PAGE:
[12] One consequence of the use of these satellite and re-analyses model data is that all the uncertainties and assumptions that are included in these data sets transfer directly into the up-scaling estimates of this study. Other sea-ice concentration and sea-ice type data sets [Kwok, 2007] are also available and might yield different results, although such differences are likely to be insignificant for the conclusions presented here. We therefore consider the presented approach to be the best possible estimate at this time, while acknowledging that further improvements of the data products are needed.

3.4. Implications for the Future Arctic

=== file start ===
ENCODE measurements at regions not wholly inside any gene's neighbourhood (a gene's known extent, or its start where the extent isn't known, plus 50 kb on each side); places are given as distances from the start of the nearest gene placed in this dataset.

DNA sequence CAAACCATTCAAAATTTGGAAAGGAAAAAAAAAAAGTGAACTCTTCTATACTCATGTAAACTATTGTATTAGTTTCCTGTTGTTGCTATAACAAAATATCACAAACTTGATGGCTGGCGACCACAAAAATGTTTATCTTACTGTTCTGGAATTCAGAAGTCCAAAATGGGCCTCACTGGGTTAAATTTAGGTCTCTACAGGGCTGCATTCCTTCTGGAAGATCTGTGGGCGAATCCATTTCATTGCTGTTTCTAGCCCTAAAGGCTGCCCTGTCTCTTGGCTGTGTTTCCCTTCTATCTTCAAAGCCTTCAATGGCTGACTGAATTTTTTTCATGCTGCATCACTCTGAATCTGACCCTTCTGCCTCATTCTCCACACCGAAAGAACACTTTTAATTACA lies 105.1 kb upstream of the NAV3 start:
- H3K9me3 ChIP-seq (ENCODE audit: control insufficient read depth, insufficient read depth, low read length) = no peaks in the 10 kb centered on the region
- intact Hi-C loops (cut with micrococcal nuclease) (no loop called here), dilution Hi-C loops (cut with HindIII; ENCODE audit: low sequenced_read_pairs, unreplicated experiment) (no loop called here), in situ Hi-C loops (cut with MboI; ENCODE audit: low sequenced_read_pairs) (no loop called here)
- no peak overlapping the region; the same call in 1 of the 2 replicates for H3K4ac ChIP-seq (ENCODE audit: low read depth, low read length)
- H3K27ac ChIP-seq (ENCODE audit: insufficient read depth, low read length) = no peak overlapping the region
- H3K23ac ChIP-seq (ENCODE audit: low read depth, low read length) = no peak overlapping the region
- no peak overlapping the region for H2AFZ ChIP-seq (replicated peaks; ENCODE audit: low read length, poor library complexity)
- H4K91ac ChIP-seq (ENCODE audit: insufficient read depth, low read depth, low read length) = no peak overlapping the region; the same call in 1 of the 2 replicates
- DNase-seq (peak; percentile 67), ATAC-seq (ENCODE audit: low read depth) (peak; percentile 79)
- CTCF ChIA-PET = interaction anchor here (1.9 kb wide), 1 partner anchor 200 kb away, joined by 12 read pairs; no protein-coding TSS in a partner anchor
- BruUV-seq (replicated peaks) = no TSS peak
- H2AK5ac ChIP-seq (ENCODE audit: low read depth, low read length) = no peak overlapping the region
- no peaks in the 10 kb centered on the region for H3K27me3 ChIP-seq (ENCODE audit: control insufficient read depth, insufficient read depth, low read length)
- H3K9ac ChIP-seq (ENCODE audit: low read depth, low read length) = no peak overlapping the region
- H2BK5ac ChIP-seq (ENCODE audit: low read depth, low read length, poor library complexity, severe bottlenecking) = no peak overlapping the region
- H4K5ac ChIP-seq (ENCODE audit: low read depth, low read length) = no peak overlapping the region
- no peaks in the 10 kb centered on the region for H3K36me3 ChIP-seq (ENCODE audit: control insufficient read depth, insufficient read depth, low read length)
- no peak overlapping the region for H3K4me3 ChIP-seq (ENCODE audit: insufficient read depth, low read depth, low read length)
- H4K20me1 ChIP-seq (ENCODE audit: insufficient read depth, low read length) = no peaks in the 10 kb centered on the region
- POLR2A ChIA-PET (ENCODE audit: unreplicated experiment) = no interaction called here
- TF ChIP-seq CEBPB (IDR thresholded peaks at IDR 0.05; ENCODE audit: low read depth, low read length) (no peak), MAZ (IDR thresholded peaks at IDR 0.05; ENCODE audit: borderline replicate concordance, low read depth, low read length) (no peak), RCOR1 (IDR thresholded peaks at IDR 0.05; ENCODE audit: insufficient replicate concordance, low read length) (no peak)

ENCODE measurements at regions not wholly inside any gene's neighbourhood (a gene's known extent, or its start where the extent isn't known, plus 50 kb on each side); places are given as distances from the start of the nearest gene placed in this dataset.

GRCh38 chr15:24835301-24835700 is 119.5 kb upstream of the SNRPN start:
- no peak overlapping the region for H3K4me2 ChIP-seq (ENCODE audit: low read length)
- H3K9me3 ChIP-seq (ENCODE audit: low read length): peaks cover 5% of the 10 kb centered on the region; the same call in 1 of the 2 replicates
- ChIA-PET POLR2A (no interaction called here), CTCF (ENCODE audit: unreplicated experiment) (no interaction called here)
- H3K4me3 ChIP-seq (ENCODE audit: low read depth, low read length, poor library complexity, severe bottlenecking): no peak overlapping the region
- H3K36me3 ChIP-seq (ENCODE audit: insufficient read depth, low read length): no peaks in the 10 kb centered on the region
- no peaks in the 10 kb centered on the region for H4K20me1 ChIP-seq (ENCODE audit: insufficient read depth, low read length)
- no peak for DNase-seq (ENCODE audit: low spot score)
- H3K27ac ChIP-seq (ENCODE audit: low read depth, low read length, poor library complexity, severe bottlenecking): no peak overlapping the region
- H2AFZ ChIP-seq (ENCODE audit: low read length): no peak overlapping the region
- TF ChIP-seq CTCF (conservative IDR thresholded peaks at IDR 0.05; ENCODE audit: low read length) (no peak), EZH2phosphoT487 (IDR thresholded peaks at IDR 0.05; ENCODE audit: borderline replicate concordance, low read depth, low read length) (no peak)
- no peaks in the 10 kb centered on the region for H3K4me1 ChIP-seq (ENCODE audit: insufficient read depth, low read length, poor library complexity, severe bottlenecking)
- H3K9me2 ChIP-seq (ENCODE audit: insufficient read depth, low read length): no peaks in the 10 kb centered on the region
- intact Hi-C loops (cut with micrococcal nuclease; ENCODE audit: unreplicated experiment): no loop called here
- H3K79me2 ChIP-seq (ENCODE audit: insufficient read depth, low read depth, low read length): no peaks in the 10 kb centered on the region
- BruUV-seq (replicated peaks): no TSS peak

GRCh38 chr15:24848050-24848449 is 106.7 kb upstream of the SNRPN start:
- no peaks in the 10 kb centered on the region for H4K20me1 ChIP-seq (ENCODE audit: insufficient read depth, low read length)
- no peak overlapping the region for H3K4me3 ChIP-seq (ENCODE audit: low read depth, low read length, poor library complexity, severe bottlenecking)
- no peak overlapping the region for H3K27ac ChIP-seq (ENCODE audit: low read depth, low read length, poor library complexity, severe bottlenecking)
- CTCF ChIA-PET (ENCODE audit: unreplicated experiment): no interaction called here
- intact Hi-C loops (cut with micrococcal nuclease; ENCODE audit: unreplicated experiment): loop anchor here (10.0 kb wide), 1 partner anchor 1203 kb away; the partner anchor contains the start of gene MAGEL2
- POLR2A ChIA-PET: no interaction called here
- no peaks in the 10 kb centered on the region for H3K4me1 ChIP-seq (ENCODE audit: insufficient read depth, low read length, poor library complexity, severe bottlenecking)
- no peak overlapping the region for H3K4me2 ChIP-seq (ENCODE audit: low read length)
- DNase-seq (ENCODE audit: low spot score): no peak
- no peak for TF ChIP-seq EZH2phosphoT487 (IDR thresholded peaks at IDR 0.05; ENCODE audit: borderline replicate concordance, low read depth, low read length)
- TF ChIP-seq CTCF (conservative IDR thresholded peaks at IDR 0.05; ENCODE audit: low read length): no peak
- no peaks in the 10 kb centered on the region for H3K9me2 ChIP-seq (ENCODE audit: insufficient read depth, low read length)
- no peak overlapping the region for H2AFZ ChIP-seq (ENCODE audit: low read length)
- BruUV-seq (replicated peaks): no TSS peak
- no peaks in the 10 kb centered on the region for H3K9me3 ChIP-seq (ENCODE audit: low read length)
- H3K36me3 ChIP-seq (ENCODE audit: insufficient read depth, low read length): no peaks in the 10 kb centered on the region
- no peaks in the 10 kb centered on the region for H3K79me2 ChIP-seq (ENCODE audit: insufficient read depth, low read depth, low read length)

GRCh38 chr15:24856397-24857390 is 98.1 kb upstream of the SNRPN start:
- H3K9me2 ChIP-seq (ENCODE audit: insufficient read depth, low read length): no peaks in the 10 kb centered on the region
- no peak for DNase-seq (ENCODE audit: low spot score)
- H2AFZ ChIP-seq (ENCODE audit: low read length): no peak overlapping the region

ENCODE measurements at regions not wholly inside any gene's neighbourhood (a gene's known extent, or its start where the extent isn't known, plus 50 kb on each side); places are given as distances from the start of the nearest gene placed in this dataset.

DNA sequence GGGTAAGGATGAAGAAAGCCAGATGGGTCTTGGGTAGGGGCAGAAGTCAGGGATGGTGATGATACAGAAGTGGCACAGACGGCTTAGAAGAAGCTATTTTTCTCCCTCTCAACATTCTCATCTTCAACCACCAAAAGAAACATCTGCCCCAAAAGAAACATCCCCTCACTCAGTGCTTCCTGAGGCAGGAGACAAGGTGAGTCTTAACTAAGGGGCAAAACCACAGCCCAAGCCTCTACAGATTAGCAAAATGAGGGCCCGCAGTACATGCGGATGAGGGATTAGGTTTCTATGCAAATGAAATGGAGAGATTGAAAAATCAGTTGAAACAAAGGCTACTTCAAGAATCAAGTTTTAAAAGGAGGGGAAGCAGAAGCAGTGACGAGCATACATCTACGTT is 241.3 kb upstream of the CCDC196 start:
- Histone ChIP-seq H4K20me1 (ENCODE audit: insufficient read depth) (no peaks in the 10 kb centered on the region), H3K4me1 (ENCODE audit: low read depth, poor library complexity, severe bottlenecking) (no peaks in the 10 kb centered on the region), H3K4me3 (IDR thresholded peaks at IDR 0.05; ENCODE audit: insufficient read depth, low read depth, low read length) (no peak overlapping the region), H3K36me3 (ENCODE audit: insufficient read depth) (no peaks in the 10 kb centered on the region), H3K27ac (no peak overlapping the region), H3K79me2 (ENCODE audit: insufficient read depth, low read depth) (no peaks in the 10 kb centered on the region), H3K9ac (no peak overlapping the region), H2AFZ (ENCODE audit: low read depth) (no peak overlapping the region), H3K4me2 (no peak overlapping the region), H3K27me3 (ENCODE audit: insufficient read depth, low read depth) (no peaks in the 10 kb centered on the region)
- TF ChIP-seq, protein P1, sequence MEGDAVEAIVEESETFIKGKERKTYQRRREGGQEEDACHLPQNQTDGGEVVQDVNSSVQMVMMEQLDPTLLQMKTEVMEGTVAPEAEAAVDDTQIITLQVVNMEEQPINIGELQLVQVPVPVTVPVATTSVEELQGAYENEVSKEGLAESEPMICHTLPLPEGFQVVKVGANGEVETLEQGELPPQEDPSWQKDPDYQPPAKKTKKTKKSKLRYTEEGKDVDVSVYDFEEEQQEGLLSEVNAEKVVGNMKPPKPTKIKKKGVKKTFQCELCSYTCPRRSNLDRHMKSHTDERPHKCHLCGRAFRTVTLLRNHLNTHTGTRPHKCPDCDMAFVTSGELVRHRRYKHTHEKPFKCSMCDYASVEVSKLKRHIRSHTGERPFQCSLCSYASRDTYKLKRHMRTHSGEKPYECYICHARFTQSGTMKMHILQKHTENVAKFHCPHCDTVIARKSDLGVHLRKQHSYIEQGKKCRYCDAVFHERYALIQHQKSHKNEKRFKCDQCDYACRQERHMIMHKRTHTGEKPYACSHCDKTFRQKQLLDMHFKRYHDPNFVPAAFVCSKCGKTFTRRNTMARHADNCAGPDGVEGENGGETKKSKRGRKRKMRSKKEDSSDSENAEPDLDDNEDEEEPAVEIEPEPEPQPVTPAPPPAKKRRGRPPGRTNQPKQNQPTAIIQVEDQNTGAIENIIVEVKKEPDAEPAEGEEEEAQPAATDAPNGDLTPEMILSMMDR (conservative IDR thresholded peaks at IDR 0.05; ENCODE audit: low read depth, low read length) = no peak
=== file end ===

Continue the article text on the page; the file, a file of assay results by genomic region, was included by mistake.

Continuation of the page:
[13] Clearly, short-wave radiative fluxes into the ocean will increase in the future due to sea ice retreat, resulting in more open water. Our results show that there will also be a significant increase of fluxes through the (remaining) sea ice due to the shift to more FYI. To the extent that the FYI measurements described here are representative for today's summer conditions, FYI transmits almost three times as much light as MYI, which is expected to have less and less coverage in the future. Averaging over the entire Arctic with a 50/50 distribution of FYI and MYI in 2011 (Figure S5), today's transmittance of solar irradiance over the entire Arctic sea ice is 0.08. Assuming similar fractions of pond coverage and transmittance ratios of FYI and MYI in the future, solar heat input will increase by about 50% when the point is reached where only small fractions (e.g. 10%) of the Arctic are covered with MYI during summer [Boé et al., 2009]. However, a potential increase of absolute fluxes through sea ice into the upper ocean also depends on the evolution of solar surface irradiance, which is strongly affected by clouds. In addition to the horizontal distribution of light under sea ice, the vertical distribution within the ice column and underlying water will also change depending on ice types, and particularly on melt pond distributions [Frey et al., 2011]. Hence, it may be expected that light penetration into deeper waters will increase accordingly. Beside the consequences for the large-scale energy budget, these changes will strongly impact sea-ice and upper-ocean ecosystems, which depend on light availability for photosynthesis.